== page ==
Front, from left, Sidney Dupont and A.J. Shively dance in Berkeley Rep’s engaging premiere musical “Paradise Square”; in the back are, from left, Jacob Fishel, Daren A. Herbert and Madeline Trumble. (Courtesy Kevin Berne/Berkeley Repertory Theatre)

Front, from left, Sidney Dupont and A.J. Shively dance in Berkeley Rep’s engaging premiere musical “Paradise Square”; in the back are, from left, Jacob Fishel, Daren A. Herbert and Madeline Trumble. (Courtesy Kevin Berne/Berkeley Repertory Theatre)

Berkeley Rep’s new musical ‘Paradise Square’ involving and overwhelming

“Paradise Square,” the world-premiere musical at Berkeley Repertory Theatre, is so emotionally involving, so beautifully designed, directed (by Moisés Kaufman) and performed, that to suggest it’s too much of a good thing feels like denial of the extent to which it’s effective on so many levels.

But with dozens of performers plus its musical ensemble, its multiple relationships, crowd scenes, Civil War setting, themes that resonate so powerfully today, the repurposed songs of Stephen Foster that comprise the score, Bill T. Jones’ stunning choreography — it’s overwhelming.

That, and the dialogue, by Marcus Gardley, Craig Lucas and Larry Kirwan, is too often surprisingly cliché and sentimental.

In Five Points, a slum in lower Manhattan in which, for a period of time, African-Americans and Irish immigrants lived together harmoniously, sometimes intermarrying, the central character, Nelly (a ferocious Christina Sajous), runs a tavern called Paradise Square.

Into this tavern wanders one of the play’s nonfictional characters, a hapless Stephen Foster (Jacob Fishel), hired to play piano.

Among the bar’s denizens are Nelly’s close friend, Annie (Madeline Trumble), who’s white, and Annie’s African-American husband, a reverend (Daren A. Herbert), both active in the Underground Railroad. When an escaped slave, William Henry Lane (Sidney Dupont) arrives, the couple hasten to provide refuge, but his crime is worse than they realize.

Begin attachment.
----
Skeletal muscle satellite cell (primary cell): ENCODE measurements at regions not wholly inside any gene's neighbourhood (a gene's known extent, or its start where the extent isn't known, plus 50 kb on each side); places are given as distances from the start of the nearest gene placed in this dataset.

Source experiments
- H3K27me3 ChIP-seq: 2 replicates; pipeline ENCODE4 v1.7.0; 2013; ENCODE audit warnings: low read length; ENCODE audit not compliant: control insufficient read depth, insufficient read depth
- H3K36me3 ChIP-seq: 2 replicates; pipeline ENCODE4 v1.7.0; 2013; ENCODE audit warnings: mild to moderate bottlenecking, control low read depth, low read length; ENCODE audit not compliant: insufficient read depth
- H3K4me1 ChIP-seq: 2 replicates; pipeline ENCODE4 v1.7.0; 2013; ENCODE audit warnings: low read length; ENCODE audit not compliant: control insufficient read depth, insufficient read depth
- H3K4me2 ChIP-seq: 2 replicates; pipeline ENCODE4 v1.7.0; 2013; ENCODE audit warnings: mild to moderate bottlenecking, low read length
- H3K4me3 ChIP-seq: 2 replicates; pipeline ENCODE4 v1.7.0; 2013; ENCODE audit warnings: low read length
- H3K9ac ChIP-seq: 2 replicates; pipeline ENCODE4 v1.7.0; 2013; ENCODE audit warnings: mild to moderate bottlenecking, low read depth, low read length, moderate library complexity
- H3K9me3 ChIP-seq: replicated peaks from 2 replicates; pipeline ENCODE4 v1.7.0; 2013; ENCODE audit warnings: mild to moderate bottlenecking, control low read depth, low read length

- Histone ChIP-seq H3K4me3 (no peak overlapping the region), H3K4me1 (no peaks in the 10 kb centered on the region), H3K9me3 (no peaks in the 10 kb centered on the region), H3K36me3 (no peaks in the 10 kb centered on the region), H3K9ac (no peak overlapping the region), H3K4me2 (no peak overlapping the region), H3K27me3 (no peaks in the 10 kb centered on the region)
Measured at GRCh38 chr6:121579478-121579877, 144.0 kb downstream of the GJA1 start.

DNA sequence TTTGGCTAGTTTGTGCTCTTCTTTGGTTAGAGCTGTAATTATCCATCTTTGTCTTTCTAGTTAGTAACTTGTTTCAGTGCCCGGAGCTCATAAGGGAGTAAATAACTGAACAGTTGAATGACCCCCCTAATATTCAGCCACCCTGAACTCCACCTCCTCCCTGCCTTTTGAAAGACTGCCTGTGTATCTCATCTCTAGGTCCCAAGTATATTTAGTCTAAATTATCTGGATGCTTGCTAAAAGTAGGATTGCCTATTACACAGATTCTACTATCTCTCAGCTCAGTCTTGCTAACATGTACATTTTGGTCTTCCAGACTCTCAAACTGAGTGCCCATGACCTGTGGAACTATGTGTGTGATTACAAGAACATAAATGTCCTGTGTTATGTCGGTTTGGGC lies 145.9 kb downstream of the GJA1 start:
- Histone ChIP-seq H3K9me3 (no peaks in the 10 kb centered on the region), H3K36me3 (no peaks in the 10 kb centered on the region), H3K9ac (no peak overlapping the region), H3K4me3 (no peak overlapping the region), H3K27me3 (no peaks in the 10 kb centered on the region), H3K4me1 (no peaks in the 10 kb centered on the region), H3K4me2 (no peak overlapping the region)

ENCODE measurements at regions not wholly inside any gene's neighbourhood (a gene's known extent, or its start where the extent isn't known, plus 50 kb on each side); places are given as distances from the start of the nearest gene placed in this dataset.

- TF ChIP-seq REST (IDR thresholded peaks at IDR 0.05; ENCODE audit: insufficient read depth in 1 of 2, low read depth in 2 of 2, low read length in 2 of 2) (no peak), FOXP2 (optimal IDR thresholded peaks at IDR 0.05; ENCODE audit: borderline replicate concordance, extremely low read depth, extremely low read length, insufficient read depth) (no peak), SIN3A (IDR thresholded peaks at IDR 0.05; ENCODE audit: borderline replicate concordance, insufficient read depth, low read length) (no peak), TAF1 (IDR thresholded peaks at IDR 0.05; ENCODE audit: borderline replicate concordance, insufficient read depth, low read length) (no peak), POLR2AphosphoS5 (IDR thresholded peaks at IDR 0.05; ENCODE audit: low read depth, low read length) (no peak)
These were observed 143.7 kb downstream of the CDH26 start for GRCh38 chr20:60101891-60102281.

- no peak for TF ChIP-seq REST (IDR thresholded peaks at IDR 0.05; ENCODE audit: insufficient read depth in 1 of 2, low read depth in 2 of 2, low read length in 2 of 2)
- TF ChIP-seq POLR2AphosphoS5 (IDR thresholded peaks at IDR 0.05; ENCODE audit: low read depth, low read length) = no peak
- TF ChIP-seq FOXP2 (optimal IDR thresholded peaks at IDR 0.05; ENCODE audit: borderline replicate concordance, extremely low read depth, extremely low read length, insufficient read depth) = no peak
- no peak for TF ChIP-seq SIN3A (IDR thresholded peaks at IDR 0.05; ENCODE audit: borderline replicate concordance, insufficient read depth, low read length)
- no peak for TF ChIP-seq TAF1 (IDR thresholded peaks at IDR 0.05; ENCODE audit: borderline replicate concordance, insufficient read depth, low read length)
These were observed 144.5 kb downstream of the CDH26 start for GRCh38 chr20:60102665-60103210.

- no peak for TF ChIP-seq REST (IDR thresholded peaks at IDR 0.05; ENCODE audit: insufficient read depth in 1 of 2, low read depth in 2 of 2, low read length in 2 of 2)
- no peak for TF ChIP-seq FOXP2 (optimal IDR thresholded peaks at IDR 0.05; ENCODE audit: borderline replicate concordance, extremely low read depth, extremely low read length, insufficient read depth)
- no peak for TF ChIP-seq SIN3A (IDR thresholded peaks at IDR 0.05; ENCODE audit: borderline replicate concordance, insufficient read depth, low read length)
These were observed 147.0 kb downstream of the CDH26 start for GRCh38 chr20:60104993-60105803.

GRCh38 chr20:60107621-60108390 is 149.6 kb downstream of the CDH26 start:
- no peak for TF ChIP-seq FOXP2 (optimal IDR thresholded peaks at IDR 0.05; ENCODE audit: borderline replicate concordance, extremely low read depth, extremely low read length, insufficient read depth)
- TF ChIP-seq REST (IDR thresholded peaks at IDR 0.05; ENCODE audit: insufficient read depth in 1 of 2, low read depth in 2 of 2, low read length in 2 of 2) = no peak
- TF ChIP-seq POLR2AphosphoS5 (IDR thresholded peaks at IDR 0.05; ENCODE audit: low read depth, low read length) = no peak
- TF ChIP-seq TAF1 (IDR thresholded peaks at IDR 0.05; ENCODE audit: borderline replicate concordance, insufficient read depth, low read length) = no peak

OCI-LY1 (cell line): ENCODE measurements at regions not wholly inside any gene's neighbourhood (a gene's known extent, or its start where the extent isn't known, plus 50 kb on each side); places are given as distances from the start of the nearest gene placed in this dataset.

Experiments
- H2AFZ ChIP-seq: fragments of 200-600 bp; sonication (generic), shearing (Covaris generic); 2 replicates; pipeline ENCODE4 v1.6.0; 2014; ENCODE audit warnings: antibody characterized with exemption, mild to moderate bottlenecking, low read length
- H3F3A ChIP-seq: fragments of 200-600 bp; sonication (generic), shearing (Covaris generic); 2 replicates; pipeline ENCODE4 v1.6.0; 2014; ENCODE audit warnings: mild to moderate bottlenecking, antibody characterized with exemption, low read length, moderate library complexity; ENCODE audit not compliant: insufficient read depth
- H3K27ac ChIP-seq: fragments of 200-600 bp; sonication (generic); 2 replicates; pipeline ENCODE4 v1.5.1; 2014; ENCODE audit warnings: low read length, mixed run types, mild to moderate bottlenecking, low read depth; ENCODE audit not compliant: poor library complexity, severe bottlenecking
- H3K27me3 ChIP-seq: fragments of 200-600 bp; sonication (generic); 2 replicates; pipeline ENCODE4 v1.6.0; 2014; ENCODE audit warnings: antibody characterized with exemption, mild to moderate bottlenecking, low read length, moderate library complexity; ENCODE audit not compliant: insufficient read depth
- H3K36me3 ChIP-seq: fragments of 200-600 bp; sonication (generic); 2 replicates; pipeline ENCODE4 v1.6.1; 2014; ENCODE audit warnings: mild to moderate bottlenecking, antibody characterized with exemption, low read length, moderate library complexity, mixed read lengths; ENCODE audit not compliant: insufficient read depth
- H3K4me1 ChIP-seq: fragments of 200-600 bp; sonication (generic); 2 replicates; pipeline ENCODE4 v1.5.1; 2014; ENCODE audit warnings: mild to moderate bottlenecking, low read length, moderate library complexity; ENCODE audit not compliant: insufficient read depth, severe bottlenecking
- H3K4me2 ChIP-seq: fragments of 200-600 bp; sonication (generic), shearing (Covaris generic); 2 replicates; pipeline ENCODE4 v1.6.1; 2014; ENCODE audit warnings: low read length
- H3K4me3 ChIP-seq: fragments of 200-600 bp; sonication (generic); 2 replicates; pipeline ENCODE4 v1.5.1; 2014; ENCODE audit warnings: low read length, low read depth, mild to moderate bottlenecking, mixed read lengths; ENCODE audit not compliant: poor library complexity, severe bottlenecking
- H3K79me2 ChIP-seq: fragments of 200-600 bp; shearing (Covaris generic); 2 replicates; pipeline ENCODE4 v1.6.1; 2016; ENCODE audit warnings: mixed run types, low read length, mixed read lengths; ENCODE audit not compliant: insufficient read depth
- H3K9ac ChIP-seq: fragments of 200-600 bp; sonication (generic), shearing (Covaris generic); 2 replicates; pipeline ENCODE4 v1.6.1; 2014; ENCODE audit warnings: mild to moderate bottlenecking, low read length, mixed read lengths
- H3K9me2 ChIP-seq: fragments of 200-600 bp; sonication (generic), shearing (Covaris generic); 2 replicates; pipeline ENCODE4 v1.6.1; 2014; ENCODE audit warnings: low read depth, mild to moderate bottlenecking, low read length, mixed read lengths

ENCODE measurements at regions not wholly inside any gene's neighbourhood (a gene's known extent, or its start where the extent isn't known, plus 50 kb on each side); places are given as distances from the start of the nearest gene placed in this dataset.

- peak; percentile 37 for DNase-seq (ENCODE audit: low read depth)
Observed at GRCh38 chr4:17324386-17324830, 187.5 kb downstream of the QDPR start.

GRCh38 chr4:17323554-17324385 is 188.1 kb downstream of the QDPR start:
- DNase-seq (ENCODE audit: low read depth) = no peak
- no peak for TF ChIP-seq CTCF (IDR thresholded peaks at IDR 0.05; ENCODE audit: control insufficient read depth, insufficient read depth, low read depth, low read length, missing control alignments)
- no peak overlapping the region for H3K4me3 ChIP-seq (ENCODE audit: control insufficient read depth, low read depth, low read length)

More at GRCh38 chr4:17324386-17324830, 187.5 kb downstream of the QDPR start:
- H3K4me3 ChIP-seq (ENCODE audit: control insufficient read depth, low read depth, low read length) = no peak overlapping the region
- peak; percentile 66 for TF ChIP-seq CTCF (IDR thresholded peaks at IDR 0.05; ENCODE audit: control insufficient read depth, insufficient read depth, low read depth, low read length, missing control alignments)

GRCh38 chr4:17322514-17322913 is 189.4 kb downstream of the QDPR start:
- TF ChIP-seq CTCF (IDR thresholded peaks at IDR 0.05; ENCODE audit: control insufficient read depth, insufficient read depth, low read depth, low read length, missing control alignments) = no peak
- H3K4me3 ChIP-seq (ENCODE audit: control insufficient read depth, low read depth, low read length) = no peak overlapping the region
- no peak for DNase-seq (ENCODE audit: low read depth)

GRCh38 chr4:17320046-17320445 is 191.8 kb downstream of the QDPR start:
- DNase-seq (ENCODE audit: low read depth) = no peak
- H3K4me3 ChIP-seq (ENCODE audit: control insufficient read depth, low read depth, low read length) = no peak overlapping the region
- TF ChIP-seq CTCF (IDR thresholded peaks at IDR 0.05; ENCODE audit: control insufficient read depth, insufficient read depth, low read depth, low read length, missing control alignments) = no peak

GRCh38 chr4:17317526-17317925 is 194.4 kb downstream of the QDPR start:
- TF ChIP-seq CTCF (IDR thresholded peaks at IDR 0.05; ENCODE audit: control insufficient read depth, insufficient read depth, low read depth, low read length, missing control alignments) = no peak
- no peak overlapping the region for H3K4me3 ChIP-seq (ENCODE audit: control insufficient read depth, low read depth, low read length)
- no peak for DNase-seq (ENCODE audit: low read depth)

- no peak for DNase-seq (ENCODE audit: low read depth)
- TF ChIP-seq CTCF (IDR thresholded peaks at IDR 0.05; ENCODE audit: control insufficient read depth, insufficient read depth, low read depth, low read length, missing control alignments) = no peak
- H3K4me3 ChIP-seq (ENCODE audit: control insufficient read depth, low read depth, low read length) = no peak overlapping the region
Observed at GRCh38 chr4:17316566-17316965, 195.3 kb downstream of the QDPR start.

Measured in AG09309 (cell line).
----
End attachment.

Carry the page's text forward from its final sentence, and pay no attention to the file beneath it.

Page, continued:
Meanwhile, penniless Irish immigrant Owen (A.J. Shively) turns up; he and William Henry form a dancing duo to attract desperately needed patrons to Paradise Square.

When President Lincoln announces the wartime draft — from which, for $300, a man can opt out — their act turns into a vicious competition for prize money that mirrors the upcoming (real-life) race riots, during which white workers turned against black workers.

In this classist, racist society, blacks are barred from fighting in the war, and only the rich have a way out.

That alone is more than enough for one drama.

But there’s more, including an underdeveloped Foster himself and attitudes about his slavery-romanticizing songs; the wonderful score (Foster’s works, cleverly rearranged and subverted, with lyrics by Nathan Tyson, music by Jason Howland and Kirwan); the choreography, which is the best part of the show, a mix of African styles, Irish step-dancing, tap and more; upstage projections; a wonderful, multi-tiered set (by Allen Moyer).

Nevertheless, with a sharpened script, and a drastic paring-down of characters and events, this musical ought to soar.

Paradise Square: A New Musical
Presented by Berkeley Repertory Theatre
Where: Roda Theatre, 2025 Addison St., Berkeley
When: 8 p.m. Tuesdays, Thursdays-Fridays, 7 p.m. Wednesdays, 2 and 8 p.m. Saturdays, 2 and 7 p.m. Sundays; extended through Feb. 24
Tickets: $28 to $115
Contact: (510) 647–2949, www.berkeleyrep.orgTheater

Just Posted

San Francisco Giants manager Gabe Kapler, pictured in July at Oracle Park, says team members simultaneously can be “measured and calm” and “looking to push the accelerator.” (Chris Victorio/Special to The Examiner)
How Gabe Kapler sets the tone for Giants’ success with strategy, mindset

‘There’s no doubt in my mind that he’s the hands-down manager of the year’

Artist Agnieszka Pilat, pictured with Spot the Robot Dog from Boston Robotics, has a gallery show opening at Modernism. (Courtesy Agnieszka Pilat)
Screenshots of VCs, Kanye and tech parties by the Bay

In this week’s roundup, Ben Horowitz’s surprising hip-hop knowledge and the chic tech crowd at Shack15

If he secured a full term in the Senate, Newsom would become the most powerful Californian Democrat since Phil Burton at the height of his career, or maybe ever. <ins>(Kevin Hume/The Examiner)</ins>
Firefighters extinguish burning material near Lake Tahoe on Sept. 3 in the wake of the Caldor Fire; environmental scientists say the huge fire is bringing to light deficiencies in forest management. <ins>(Max Whittaker/New York Times)</ins>
Cal Fire, timber industry must face an inconvenient truth

We are logging further into the wildfire and climate crisis

Changing zoning in San Francisco neighborhoods where single family homes prevail is crucial in the effort to achieve equity. (Shutterstock)
To make SF livable, single-family zoning must be changed

Let’s move to create affordable housing for working class families

Most Read